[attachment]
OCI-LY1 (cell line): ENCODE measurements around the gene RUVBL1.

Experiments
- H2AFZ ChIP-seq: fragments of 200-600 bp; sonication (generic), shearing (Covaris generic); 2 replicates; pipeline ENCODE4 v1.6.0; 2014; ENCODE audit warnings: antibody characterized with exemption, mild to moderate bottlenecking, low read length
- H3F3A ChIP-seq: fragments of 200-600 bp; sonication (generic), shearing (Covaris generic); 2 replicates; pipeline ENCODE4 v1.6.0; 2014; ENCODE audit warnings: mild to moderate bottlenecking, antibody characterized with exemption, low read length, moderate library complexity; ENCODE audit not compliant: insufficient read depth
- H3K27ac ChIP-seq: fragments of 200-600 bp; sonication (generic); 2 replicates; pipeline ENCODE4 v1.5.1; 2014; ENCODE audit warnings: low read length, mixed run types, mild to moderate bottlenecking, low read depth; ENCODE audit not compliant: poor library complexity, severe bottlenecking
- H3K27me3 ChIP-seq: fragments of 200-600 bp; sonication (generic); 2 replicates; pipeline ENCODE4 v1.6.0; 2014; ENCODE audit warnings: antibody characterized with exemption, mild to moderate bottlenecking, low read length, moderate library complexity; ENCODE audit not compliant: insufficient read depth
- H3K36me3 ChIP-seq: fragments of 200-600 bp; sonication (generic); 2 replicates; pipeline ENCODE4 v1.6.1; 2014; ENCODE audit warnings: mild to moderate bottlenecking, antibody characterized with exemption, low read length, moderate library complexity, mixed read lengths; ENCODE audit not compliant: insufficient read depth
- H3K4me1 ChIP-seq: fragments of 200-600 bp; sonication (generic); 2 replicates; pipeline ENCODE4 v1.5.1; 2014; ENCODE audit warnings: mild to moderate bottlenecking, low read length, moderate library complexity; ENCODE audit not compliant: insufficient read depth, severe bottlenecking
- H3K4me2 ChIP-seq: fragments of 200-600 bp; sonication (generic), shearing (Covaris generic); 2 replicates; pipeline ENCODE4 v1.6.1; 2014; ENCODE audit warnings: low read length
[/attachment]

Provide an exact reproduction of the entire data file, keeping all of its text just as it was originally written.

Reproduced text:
OCI-LY1 (cell line): ENCODE measurements around the gene RUVBL1.

Experiments
- H2AFZ ChIP-seq: fragments of 200-600 bp; sonication (generic), shearing (Covaris generic); 2 replicates; pipeline ENCODE4 v1.6.0; 2014; ENCODE audit warnings: antibody characterized with exemption, mild to moderate bottlenecking, low read length
- H3F3A ChIP-seq: fragments of 200-600 bp; sonication (generic), shearing (Covaris generic); 2 replicates; pipeline ENCODE4 v1.6.0; 2014; ENCODE audit warnings: mild to moderate bottlenecking, antibody characterized with exemption, low read length, moderate library complexity; ENCODE audit not compliant: insufficient read depth
- H3K27ac ChIP-seq: fragments of 200-600 bp; sonication (generic); 2 replicates; pipeline ENCODE4 v1.5.1; 2014; ENCODE audit warnings: low read length, mixed run types, mild to moderate bottlenecking, low read depth; ENCODE audit not compliant: poor library complexity, severe bottlenecking
- H3K27me3 ChIP-seq: fragments of 200-600 bp; sonication (generic); 2 replicates; pipeline ENCODE4 v1.6.0; 2014; ENCODE audit warnings: antibody characterized with exemption, mild to moderate bottlenecking, low read length, moderate library complexity; ENCODE audit not compliant: insufficient read depth
- H3K36me3 ChIP-seq: fragments of 200-600 bp; sonication (generic); 2 replicates; pipeline ENCODE4 v1.6.1; 2014; ENCODE audit warnings: mild to moderate bottlenecking, antibody characterized with exemption, low read length, moderate library complexity, mixed read lengths; ENCODE audit not compliant: insufficient read depth
- H3K4me1 ChIP-seq: fragments of 200-600 bp; sonication (generic); 2 replicates; pipeline ENCODE4 v1.5.1; 2014; ENCODE audit warnings: mild to moderate bottlenecking, low read length, moderate library complexity; ENCODE audit not compliant: insufficient read depth, severe bottlenecking
- H3K4me2 ChIP-seq: fragments of 200-600 bp; sonication (generic), shearing (Covaris generic); 2 replicates; pipeline ENCODE4 v1.6.1; 2014; ENCODE audit warnings: low read length